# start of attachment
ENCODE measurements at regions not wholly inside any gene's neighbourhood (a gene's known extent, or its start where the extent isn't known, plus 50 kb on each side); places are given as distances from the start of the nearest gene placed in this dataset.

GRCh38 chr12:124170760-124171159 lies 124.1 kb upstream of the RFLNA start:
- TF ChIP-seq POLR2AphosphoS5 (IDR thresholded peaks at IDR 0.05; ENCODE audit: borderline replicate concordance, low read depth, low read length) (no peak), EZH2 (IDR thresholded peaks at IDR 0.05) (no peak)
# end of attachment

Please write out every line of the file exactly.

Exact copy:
ENCODE measurements at regions not wholly inside any gene's neighbourhood (a gene's known extent, or its start where the extent isn't known, plus 50 kb on each side); places are given as distances from the start of the nearest gene placed in this dataset.

GRCh38 chr12:124170760-124171159 lies 124.1 kb upstream of the RFLNA start:
- TF ChIP-seq POLR2AphosphoS5 (IDR thresholded peaks at IDR 0.05; ENCODE audit: borderline replicate concordance, low read depth, low read length) (no peak), EZH2 (IDR thresholded peaks at IDR 0.05) (no peak)